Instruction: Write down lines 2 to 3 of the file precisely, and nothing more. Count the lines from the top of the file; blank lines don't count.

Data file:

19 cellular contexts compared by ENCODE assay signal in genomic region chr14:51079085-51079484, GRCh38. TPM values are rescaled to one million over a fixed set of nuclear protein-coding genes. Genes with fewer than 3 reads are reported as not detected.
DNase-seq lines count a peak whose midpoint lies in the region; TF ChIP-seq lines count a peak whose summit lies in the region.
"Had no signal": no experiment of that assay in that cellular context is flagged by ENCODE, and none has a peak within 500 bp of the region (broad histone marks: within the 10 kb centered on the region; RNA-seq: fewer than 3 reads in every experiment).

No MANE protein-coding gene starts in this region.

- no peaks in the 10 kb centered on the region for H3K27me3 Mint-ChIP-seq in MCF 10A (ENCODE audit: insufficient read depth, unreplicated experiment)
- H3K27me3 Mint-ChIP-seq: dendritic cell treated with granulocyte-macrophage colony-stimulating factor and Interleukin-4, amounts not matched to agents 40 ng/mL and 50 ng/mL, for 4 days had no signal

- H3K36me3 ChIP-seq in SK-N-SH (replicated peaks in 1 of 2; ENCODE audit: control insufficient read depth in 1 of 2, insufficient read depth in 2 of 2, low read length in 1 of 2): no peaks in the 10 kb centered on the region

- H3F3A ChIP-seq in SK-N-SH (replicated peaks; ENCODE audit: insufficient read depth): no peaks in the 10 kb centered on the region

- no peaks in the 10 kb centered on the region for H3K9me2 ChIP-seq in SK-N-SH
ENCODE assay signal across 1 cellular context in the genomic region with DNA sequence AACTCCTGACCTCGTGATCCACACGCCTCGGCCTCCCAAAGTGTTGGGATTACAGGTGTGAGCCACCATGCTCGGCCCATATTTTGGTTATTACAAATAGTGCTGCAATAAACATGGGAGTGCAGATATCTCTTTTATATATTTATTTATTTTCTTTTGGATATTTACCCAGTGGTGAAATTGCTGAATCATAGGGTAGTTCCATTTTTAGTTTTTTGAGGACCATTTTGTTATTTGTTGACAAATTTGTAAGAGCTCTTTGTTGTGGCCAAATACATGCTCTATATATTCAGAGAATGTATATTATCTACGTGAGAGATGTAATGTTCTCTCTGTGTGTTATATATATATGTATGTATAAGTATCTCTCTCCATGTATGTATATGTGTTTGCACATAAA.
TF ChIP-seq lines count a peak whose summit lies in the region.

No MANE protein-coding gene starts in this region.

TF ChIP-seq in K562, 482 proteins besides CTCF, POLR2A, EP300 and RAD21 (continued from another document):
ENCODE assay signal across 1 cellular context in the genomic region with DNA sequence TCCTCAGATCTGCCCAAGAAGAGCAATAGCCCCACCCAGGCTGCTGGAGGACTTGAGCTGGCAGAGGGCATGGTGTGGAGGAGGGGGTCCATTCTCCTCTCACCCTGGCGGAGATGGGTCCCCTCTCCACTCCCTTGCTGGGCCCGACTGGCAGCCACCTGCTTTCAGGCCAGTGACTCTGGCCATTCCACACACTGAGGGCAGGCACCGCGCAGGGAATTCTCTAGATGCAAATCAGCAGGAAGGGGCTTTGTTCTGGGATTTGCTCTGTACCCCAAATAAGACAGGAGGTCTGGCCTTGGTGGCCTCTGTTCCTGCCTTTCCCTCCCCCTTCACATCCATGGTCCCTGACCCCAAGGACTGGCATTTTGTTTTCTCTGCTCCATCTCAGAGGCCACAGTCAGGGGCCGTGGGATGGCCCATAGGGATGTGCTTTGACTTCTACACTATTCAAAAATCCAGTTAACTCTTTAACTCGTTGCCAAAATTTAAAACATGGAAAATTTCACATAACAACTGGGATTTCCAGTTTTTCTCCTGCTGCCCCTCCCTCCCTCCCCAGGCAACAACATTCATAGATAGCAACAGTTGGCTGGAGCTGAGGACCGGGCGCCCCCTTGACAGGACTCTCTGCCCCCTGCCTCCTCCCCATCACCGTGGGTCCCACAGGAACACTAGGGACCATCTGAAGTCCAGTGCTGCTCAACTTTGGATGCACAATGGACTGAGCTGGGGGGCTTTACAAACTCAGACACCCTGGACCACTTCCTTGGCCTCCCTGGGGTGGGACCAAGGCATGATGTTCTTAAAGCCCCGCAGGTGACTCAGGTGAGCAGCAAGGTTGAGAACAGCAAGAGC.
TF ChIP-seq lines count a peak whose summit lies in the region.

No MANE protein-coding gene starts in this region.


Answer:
DNase-seq lines count a peak whose midpoint lies in the region; TF ChIP-seq lines count a peak whose summit lies in the region.
"Had no signal": no experiment of that assay in that cellular context is flagged by ENCODE, and none has a peak within 500 bp of the region (broad histone marks: within the 10 kb centered on the region; RNA-seq: fewer than 3 reads in every experiment).